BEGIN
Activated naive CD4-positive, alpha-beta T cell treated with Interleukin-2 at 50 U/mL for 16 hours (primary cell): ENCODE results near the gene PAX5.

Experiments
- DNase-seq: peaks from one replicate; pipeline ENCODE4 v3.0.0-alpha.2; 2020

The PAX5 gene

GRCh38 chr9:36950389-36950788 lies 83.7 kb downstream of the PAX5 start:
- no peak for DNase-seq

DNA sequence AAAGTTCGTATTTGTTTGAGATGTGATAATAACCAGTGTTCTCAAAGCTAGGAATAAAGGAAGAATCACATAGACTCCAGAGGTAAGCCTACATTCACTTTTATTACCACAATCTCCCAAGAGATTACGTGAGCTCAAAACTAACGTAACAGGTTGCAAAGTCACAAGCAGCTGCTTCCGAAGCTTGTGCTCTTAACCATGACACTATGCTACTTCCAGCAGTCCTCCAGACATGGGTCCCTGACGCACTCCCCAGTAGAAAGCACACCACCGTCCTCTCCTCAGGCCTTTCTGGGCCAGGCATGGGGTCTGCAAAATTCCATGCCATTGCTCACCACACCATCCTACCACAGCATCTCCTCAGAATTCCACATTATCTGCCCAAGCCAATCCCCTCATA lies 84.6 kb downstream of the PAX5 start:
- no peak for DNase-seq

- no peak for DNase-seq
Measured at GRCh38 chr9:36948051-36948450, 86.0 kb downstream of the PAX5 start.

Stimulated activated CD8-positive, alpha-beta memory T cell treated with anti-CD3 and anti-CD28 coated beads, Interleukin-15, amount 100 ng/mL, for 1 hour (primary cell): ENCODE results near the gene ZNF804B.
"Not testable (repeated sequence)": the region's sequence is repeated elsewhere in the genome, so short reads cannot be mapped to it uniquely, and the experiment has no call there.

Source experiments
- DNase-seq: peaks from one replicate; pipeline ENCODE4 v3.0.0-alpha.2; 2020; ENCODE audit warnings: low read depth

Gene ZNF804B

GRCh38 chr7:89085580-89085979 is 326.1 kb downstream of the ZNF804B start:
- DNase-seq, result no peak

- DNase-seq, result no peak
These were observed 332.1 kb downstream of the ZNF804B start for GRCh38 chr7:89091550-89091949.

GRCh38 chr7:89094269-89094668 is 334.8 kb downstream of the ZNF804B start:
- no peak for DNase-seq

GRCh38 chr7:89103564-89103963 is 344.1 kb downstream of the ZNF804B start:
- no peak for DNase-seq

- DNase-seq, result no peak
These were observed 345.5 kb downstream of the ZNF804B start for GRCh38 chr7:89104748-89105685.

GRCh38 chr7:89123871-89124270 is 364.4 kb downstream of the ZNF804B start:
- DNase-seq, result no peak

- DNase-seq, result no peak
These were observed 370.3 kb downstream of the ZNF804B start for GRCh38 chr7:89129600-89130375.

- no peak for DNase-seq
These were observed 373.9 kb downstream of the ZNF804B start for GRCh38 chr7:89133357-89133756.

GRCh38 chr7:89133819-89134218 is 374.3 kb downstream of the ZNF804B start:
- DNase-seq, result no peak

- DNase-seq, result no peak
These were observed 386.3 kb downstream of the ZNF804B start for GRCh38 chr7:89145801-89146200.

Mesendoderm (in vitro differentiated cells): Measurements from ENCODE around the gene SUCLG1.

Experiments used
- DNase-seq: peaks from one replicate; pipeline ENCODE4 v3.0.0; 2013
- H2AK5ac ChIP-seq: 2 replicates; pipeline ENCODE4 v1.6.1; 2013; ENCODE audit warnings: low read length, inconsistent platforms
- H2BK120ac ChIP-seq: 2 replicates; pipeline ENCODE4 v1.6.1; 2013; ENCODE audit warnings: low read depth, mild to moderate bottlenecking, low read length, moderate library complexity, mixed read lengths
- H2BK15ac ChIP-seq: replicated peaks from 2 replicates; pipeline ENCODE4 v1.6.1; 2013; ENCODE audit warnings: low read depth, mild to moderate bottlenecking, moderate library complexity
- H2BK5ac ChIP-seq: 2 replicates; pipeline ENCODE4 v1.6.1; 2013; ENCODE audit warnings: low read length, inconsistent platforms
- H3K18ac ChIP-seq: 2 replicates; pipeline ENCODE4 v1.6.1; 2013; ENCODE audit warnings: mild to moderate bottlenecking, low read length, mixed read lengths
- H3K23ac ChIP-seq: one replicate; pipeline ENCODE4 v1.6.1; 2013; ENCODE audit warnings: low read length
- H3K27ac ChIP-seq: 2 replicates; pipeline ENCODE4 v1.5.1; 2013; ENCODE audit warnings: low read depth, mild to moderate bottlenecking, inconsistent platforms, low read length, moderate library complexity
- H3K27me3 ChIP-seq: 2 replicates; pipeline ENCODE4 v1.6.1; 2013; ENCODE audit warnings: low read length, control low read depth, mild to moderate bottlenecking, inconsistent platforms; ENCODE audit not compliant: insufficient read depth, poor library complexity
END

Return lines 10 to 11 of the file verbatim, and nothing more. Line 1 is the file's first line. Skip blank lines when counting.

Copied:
Measured at GRCh38 chr9:36948051-36948450, 86.0 kb downstream of the PAX5 start.

Stimulated activated CD8-positive, alpha-beta memory T cell treated with anti-CD3 and anti-CD28 coated beads, Interleukin-15, amount 100 ng/mL, for 1 hour (primary cell): ENCODE results near the gene ZNF804B.